Beg, Borrow, Steal

When I began Michael Greenberg’s memoir, Beg, Borrow, Steal billed as a ‘wry and vivid take on life as a writer trying to practise his craft and simply stay afloat’ I felt initially a little short-changed. This isn’t a coherent memoir as such, but a collection of pieces written as a regular column for the Times Literary Supplement. And it doesn’t read much like the life of a writer, either. Greenberg describes his antagonistic relationship with his immigrant father, who wanted him to go into the scrap metal business, and he details life in the scruffy parts of New York City. He relates the tale of how he became a father at the tender age of 21, in the aftermath of an uprising in Argentina, and talks about his Jewish cultural legacy, powerful still despite his lack of religious feeling. These pieces are all very beautifully written, but they are not stories as such. They evoke a time and a place and often an event, but they don’t have endings or make sense of what passes. Instead, they are rather like exquisite dream fragments, vividly recalled and urgently significant, only on waking one wonders what they really did mean.

After a while, though, I began to feel that the discontinuous, fragmentary nature of his writings were an apt accompaniment to the kind of writing life he is evoking. This isn’t the kind of writer I have in my mind when I think of the role, and picture someone sitting at a keyboard, engaged, focused, and ultimately fulfilled. No, Greenberg is offering a probably far more realistic portrait of the artist as odd-job man, scraping a living in his nasty little rented workroom (when he tries to sublet, the woman to whom he shows it does her best to subdue her horror, but certainly doesn’t take it on), regularly shafted by industry professionals and obliged to go to weird and wonderful lengths to get the kind of experience that translates into a good story. It’s precisely because he is a writer that he falls foul of the rough side of human nature; his ‘was a hunger for exotic human attachment, not material greed.’ He spends six years on a novel, only to have the editor to whom it is sent (a personal hero of his) write back with the words ‘This manuscript represents everything I hate in fiction. Good luck in finding it a home.’ And eventually a kind of negative pride kicks in when trying to gain some credit in the screenwriting business:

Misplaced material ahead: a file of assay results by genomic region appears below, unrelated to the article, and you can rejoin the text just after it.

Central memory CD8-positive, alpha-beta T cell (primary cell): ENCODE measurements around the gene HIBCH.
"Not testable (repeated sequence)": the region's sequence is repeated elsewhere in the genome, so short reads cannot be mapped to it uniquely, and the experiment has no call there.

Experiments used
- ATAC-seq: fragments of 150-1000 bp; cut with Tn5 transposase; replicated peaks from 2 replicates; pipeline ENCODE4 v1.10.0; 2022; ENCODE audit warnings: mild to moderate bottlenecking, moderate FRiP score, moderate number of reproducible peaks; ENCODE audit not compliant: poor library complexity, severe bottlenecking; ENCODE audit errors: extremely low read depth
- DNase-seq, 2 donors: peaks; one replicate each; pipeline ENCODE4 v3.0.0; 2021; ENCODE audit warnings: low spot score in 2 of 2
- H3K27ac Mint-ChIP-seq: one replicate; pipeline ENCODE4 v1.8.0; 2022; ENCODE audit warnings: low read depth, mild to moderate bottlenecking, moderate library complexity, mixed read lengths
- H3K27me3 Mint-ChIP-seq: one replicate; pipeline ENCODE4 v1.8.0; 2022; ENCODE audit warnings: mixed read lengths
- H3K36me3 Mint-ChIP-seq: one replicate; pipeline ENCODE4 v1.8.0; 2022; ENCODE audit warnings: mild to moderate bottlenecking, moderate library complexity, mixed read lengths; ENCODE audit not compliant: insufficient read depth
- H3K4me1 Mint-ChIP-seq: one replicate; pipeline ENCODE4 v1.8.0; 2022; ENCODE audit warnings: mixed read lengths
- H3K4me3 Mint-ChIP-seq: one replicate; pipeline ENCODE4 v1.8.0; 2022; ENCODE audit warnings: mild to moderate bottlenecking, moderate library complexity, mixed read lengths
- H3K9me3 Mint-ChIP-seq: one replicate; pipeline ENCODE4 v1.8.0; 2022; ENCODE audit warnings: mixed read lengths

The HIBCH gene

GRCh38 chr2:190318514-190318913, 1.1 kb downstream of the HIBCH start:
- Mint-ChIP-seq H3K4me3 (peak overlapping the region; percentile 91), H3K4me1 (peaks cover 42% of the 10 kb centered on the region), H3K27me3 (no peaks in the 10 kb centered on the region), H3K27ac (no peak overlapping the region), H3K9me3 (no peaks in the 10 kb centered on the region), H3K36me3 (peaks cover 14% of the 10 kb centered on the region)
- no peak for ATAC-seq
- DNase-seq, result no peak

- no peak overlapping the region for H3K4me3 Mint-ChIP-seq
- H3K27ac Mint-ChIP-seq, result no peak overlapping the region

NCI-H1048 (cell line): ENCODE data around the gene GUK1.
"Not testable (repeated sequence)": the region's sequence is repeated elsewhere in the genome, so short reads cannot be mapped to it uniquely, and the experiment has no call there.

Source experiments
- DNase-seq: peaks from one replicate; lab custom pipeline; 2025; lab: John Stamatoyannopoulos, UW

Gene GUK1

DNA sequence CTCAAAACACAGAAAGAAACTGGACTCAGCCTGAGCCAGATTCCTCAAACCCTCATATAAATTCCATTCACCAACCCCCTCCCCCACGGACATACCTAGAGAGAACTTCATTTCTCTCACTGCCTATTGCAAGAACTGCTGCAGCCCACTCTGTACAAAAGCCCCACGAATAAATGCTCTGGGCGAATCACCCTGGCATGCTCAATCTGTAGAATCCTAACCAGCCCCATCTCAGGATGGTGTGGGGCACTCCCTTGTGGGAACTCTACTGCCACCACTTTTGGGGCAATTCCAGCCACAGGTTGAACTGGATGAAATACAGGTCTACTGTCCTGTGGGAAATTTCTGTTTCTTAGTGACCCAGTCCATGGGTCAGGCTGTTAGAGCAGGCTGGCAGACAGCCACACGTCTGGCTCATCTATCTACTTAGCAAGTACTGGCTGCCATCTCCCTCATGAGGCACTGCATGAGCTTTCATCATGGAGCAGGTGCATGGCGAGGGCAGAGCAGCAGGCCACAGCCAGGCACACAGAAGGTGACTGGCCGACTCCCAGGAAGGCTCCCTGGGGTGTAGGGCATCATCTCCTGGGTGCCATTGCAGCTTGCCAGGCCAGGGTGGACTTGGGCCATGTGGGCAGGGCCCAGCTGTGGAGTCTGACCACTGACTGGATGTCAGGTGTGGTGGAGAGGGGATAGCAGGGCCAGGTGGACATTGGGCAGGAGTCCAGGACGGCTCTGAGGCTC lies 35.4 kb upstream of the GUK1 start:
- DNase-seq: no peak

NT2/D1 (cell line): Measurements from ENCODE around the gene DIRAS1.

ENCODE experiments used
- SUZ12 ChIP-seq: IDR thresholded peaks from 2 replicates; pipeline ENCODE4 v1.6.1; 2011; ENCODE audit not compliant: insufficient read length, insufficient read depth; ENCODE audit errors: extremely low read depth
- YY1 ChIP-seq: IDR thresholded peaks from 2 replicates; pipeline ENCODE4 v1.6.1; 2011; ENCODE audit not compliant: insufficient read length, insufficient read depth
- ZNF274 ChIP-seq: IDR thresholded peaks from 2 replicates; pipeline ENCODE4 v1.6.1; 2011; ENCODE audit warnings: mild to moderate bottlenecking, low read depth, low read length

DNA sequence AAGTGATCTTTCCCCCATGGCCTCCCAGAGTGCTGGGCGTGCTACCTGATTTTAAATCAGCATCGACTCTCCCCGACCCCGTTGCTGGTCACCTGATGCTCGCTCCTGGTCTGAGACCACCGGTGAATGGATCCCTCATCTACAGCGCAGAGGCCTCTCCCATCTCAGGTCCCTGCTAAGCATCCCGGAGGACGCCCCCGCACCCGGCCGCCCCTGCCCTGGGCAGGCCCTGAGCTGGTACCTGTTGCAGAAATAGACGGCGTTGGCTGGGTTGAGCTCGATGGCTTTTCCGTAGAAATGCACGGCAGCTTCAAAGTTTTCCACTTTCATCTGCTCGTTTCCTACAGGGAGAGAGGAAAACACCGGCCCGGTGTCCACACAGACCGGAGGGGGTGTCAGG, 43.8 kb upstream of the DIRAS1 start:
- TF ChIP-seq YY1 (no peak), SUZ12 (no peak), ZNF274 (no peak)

You can’t gain much if your name’s not in lights, but you can’t lose either. Sometimes this attitude catches up with me; I wonder if I’m trying to shield myself from the trials of competition, the heartache and paranoia that come with being in the fray. Lately, I’ve taken to accentuating my obscurity as a kind of identity in itself, a badge of honor. Sometimes, I insist on it.

Whilst this is, I think, what writing is really like when you commit to it, which is to say, for the most part humiliating, financially unrewarding and a lot of hard work, there is nevertheless a romantic stereotype that inevitably creeps in here and corrupts the purity of the account. It’s the writer as eccentric, marginal type. The writer as misunderstood and mistreated by society. The writer as a kind of gypsy, creating beauty out of an itinerant and impoverished lifestyle, trading security and comfort for the freedom of the road and a perception cleared of ideological baggage. The kind of writer, yes, who starves in a garret, but who never deviates from the yearning path of creation.

Towards the end of the book, Greenberg publishes a memoir to some evident acclaim. It’s the story of his daughter’s psychotic breakdown (Hurry Down Sunshine) and he discovers that published writing with your actual name on it brings its own kinds of trouble, mostly from the real people whom he represents in the story, and Amazon, where he checks his sales rank obsessively and reads ugly reviews of his book. But his daughter, who he fears will be upset by his account, is actually enlightened by it: ‘I felt I was reading about someone else, a fifteen-year-old girl named Sally who had been to hell and was the only one who didn’t know it. How many people get to look at themselves in such a way?’ Ultimately, I felt this was a celebration of the one thing that no one can take away from the writer: the unflinching attitude of perception that can sometimes deliver exquisite truths, even if everything else – security, status, love, material comfort – has to be given up for it. Definitely worth a read for anyone else crazy enough to fall a little in love with that proposition.